Billy can be part of a winner, even with a terrible bat. Just need to stop hitting him at the top of the order. He needs to bat 9th. All the time.

    • Old-school

      How many 9 hole hitters can a team have?
      The cf.catcher.new ss.2b and 3b and pitcher all have to bat unfortunately. Nice in theory…..but do u really think the Reds are going to have Perez/ Rose/foster and griffey at the corner if/ of slots with Bench and Morgan at 2b/C??? Planning for offensive ineptitude at one spot as a given…..bad plan. But….the Reds marketing Dept might have a job for you.

    • eric3287

      I agree in theory with this. The problem is the Reds seem to be planning on constructing an entire roster of players like that. Best I can tell, by 2018 the Reds plan on having Billy in center, the new A-Rod at SS and Peraza at 2B. That’s likely 3 sub .300 OBP guys.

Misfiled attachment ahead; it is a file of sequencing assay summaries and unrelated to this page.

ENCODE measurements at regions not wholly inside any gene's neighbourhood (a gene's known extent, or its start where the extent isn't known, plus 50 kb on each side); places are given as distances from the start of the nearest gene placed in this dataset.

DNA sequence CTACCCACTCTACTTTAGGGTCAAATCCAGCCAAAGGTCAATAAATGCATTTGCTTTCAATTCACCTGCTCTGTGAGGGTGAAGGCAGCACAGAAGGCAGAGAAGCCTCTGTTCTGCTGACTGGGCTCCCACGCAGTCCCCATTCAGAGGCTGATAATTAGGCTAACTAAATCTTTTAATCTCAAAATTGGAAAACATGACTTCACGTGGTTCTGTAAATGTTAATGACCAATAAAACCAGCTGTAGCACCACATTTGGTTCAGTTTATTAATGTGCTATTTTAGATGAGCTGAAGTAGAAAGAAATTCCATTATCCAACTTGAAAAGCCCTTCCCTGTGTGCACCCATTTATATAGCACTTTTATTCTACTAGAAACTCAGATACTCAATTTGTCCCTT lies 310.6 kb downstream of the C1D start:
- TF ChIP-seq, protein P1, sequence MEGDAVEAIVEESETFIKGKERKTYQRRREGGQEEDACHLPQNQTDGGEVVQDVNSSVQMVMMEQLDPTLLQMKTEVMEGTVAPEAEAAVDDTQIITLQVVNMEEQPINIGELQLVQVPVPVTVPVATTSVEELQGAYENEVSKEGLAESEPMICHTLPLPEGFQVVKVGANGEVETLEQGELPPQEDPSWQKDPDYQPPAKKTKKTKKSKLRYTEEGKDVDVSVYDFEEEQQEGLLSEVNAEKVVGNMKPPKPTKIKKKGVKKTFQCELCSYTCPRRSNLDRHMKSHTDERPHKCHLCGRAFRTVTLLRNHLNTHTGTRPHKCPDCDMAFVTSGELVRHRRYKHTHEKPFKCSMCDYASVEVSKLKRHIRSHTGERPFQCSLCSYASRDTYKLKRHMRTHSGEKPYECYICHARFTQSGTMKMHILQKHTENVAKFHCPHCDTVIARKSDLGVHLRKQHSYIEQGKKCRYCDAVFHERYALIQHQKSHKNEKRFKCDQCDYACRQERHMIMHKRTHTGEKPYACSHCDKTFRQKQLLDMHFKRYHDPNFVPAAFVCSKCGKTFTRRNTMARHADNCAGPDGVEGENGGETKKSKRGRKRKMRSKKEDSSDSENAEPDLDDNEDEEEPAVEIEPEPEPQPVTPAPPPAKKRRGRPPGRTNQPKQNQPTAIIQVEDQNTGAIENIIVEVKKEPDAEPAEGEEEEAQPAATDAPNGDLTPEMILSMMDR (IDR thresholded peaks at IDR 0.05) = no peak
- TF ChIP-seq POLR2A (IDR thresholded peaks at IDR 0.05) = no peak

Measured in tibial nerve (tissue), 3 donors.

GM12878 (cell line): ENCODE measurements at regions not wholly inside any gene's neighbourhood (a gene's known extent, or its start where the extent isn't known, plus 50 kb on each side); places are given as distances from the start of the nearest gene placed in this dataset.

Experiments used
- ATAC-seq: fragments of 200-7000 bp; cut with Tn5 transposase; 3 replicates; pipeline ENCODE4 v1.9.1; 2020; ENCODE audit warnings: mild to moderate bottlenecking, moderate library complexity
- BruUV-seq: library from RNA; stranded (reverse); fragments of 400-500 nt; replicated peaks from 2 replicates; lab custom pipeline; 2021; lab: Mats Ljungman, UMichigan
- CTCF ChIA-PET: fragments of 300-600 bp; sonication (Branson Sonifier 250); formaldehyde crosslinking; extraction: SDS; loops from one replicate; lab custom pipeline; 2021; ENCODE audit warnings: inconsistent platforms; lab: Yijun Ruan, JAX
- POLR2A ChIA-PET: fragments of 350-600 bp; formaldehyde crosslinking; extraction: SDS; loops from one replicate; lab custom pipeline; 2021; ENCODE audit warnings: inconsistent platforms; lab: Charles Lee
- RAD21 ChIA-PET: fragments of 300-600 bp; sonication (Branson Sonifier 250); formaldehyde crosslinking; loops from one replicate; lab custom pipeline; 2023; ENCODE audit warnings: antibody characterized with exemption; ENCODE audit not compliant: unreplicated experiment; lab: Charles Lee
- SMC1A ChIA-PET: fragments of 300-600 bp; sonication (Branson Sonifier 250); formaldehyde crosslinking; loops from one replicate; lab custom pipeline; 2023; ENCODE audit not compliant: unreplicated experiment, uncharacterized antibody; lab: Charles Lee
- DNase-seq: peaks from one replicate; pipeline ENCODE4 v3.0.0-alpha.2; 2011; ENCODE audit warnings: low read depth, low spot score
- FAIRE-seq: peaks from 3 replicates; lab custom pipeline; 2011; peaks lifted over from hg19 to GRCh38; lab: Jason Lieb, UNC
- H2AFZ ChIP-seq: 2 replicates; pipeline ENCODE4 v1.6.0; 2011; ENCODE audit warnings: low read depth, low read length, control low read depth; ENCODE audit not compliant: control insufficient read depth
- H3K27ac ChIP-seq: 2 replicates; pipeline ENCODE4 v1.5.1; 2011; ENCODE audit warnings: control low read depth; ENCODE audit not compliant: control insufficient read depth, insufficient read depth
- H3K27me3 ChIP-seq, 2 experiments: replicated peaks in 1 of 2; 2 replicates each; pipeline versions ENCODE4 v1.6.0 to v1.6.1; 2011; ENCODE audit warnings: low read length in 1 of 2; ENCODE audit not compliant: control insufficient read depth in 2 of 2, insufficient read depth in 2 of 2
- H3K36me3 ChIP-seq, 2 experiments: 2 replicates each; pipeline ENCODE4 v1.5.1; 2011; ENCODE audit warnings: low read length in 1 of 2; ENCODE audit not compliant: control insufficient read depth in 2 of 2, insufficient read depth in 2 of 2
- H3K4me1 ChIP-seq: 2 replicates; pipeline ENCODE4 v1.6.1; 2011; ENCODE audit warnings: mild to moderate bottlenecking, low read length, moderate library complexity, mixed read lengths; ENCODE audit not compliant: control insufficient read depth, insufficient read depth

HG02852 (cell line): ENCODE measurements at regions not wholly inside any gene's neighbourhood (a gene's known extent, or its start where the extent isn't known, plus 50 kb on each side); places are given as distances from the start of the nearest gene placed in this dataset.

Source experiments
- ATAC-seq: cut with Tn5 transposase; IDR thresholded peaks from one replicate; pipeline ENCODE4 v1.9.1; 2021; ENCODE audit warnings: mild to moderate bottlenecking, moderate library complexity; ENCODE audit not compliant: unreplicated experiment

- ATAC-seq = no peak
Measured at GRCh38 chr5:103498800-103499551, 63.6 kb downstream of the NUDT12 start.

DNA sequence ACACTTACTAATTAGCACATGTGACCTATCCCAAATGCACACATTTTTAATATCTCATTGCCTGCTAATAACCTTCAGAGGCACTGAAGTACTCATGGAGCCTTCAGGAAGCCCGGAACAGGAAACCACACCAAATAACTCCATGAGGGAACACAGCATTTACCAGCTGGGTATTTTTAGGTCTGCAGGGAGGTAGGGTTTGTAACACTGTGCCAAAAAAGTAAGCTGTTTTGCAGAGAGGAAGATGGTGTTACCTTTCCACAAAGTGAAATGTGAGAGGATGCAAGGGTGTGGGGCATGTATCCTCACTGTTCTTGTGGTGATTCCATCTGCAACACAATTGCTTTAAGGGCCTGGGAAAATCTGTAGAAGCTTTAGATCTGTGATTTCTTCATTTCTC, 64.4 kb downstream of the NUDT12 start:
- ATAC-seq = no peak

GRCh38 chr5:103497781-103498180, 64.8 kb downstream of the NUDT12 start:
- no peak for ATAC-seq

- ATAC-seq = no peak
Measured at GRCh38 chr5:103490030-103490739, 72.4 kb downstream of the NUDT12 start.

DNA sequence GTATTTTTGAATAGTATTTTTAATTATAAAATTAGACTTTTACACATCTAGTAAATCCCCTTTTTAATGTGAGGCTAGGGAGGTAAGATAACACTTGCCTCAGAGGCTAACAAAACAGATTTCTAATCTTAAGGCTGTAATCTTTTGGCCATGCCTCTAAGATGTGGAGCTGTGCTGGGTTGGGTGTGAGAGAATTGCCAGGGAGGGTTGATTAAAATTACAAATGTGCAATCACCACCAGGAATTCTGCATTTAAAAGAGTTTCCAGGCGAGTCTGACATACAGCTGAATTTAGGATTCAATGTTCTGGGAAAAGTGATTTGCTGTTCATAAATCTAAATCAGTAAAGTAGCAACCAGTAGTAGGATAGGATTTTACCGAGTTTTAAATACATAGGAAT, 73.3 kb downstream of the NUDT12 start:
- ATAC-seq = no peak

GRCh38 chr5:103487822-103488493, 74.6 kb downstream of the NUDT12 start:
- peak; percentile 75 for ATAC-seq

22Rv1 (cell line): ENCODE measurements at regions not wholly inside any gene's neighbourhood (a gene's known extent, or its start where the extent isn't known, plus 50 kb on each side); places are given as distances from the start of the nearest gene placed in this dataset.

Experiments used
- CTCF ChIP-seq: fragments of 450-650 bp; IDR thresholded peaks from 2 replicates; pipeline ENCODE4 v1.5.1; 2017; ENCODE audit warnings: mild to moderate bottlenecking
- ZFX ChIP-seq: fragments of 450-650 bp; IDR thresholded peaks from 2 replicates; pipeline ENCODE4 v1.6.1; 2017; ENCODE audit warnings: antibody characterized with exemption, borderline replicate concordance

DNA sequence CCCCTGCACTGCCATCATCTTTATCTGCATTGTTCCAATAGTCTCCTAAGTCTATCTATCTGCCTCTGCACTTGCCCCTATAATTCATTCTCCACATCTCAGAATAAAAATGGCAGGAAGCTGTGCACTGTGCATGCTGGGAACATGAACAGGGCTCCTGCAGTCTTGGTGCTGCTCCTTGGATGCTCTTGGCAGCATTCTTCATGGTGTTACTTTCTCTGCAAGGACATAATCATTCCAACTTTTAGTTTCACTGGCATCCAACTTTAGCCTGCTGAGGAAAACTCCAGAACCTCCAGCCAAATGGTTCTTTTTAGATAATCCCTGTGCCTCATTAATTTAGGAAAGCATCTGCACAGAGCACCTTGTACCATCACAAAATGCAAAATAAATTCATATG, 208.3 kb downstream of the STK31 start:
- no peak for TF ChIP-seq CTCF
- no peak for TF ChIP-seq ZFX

• redsfan06

        Peraza may not be a sub-.300 OBP guy. He hits pretty well. If his average is .270-.300 and he walks 4% of the time, his OBP is in the .310-.340 range. His career minor league OBP is .339. Of course, if he hits .250 -.260, he is a below .300 OBP type….with no redeeming power.

  6. John Gattermeyer

    It must be a rebuilding year in Cincinnati. A whole lot of doom and gloom abounds.